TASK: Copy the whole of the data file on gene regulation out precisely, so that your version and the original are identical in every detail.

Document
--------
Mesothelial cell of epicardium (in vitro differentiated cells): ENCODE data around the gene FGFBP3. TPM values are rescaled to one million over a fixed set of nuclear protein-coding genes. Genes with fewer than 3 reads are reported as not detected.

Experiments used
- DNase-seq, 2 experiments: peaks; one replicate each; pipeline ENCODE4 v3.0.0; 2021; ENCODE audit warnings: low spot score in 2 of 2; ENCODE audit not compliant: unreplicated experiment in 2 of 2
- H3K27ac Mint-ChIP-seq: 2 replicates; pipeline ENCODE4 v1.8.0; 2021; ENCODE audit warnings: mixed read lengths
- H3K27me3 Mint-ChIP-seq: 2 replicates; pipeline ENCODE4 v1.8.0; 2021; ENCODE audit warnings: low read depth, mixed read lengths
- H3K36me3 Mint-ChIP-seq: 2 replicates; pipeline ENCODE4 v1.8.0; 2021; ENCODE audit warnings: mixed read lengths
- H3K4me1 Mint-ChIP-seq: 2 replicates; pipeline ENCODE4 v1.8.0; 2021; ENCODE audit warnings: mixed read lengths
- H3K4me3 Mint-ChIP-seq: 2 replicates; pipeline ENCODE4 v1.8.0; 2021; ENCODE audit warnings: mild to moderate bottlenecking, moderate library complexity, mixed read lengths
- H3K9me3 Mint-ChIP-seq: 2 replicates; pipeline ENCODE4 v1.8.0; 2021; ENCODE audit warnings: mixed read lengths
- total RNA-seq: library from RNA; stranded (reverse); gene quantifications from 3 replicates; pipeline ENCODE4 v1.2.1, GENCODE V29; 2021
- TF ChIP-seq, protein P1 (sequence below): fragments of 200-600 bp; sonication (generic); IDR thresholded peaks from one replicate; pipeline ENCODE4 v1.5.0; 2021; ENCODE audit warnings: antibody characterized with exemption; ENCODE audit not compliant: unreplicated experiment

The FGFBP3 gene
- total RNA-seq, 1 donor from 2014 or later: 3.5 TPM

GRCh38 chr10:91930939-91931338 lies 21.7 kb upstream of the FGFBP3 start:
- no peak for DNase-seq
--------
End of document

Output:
Mesothelial cell of epicardium (in vitro differentiated cells): ENCODE data around the gene FGFBP3. TPM values are rescaled to one million over a fixed set of nuclear protein-coding genes. Genes with fewer than 3 reads are reported as not detected.

Experiments used
- DNase-seq, 2 experiments: peaks; one replicate each; pipeline ENCODE4 v3.0.0; 2021; ENCODE audit warnings: low spot score in 2 of 2; ENCODE audit not compliant: unreplicated experiment in 2 of 2
- H3K27ac Mint-ChIP-seq: 2 replicates; pipeline ENCODE4 v1.8.0; 2021; ENCODE audit warnings: mixed read lengths
- H3K27me3 Mint-ChIP-seq: 2 replicates; pipeline ENCODE4 v1.8.0; 2021; ENCODE audit warnings: low read depth, mixed read lengths
- H3K36me3 Mint-ChIP-seq: 2 replicates; pipeline ENCODE4 v1.8.0; 2021; ENCODE audit warnings: mixed read lengths
- H3K4me1 Mint-ChIP-seq: 2 replicates; pipeline ENCODE4 v1.8.0; 2021; ENCODE audit warnings: mixed read lengths
- H3K4me3 Mint-ChIP-seq: 2 replicates; pipeline ENCODE4 v1.8.0; 2021; ENCODE audit warnings: mild to moderate bottlenecking, moderate library complexity, mixed read lengths
- H3K9me3 Mint-ChIP-seq: 2 replicates; pipeline ENCODE4 v1.8.0; 2021; ENCODE audit warnings: mixed read lengths
- total RNA-seq: library from RNA; stranded (reverse); gene quantifications from 3 replicates; pipeline ENCODE4 v1.2.1, GENCODE V29; 2021
- TF ChIP-seq, protein P1 (sequence below): fragments of 200-600 bp; sonication (generic); IDR thresholded peaks from one replicate; pipeline ENCODE4 v1.5.0; 2021; ENCODE audit warnings: antibody characterized with exemption; ENCODE audit not compliant: unreplicated experiment

The FGFBP3 gene
- total RNA-seq, 1 donor from 2014 or later: 3.5 TPM

GRCh38 chr10:91930939-91931338 lies 21.7 kb upstream of the FGFBP3 start:
- no peak for DNase-seq